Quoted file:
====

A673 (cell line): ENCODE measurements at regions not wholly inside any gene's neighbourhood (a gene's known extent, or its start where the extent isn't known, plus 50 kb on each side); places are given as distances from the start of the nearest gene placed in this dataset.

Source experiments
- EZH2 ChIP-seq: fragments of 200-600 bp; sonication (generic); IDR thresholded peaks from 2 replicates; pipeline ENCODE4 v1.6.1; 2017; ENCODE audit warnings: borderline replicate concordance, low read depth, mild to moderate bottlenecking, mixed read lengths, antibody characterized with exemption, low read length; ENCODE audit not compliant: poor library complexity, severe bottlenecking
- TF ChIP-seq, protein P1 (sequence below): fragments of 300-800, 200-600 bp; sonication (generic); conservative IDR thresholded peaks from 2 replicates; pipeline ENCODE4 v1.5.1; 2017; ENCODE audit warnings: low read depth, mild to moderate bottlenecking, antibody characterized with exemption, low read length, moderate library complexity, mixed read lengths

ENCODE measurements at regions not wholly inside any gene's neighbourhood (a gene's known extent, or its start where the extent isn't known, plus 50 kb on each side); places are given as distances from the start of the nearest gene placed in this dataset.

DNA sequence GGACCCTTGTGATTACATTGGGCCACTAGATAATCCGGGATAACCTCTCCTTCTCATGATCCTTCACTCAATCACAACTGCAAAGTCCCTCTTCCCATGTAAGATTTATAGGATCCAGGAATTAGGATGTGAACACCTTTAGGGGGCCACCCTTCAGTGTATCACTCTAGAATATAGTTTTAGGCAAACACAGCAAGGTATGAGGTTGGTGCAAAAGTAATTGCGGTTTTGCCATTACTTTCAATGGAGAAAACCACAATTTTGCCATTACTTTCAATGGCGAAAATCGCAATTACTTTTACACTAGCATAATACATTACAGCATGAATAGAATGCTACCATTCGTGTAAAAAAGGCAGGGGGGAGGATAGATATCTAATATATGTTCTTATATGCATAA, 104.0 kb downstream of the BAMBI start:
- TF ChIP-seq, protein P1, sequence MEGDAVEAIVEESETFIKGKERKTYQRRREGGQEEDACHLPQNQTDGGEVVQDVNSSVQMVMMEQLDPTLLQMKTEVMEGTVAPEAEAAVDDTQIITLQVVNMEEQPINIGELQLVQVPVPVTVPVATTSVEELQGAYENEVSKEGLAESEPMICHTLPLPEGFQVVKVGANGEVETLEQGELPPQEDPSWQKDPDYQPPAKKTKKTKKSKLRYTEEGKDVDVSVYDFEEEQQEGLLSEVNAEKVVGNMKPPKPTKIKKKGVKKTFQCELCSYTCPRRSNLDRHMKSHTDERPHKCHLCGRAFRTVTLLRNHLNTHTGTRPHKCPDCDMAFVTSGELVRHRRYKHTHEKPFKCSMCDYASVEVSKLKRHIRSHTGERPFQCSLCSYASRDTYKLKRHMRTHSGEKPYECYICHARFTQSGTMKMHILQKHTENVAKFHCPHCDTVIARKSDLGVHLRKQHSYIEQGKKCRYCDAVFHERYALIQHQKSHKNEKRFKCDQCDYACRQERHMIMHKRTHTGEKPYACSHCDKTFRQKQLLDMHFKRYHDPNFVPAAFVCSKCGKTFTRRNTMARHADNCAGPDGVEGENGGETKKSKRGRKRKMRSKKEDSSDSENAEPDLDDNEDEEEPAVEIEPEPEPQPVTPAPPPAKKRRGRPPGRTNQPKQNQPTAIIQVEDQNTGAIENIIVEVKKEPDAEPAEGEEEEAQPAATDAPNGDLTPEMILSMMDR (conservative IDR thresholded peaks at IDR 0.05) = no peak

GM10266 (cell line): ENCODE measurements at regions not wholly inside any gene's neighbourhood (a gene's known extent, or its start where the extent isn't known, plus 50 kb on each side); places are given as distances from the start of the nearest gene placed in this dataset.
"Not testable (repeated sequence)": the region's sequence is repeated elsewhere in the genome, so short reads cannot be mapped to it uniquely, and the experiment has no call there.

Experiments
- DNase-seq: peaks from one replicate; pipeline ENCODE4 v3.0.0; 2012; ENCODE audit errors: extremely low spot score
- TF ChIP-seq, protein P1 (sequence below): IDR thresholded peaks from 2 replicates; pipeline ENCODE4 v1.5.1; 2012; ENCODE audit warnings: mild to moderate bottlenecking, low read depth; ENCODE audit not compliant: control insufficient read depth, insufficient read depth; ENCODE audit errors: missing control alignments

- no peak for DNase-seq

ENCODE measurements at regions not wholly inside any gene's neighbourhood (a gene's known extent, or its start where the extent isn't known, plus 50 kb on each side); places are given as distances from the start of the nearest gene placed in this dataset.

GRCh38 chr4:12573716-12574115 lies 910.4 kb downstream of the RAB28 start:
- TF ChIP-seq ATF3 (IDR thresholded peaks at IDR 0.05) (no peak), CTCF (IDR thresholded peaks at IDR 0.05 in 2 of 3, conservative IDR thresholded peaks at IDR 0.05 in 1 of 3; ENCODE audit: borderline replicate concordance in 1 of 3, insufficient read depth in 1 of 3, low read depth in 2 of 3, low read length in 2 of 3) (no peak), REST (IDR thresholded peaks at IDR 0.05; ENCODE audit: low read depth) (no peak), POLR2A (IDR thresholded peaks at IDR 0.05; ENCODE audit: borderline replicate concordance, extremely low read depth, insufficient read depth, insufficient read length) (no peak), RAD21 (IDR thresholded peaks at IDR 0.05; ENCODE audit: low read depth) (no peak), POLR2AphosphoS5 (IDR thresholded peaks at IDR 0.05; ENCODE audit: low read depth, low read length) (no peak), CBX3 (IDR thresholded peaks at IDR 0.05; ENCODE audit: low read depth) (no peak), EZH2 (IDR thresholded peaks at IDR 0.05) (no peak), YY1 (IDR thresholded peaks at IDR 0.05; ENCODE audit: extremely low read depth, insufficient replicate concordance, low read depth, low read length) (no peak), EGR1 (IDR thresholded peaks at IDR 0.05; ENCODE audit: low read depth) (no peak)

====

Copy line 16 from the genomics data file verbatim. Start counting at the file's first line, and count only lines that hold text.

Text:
- TF ChIP-seq ATF3 (IDR thresholded peaks at IDR 0.05) (no peak), CTCF (IDR thresholded peaks at IDR 0.05 in 2 of 3, conservative IDR thresholded peaks at IDR 0.05 in 1 of 3; ENCODE audit: borderline replicate concordance in 1 of 3, insufficient read depth in 1 of 3, low read depth in 2 of 3, low read length in 2 of 3) (no peak), REST (IDR thresholded peaks at IDR 0.05; ENCODE audit: low read depth) (no peak), POLR2A (IDR thresholded peaks at IDR 0.05; ENCODE audit: borderline replicate concordance, extremely low read depth, insufficient read depth, insufficient read length) (no peak), RAD21 (IDR thresholded peaks at IDR 0.05; ENCODE audit: low read depth) (no peak), POLR2AphosphoS5 (IDR thresholded peaks at IDR 0.05; ENCODE audit: low read depth, low read length) (no peak), CBX3 (IDR thresholded peaks at IDR 0.05; ENCODE audit: low read depth) (no peak), EZH2 (IDR thresholded peaks at IDR 0.05) (no peak), YY1 (IDR thresholded peaks at IDR 0.05; ENCODE audit: extremely low read depth, insufficient replicate concordance, low read depth, low read length) (no peak), EGR1 (IDR thresholded peaks at IDR 0.05; ENCODE audit: low read depth) (no peak)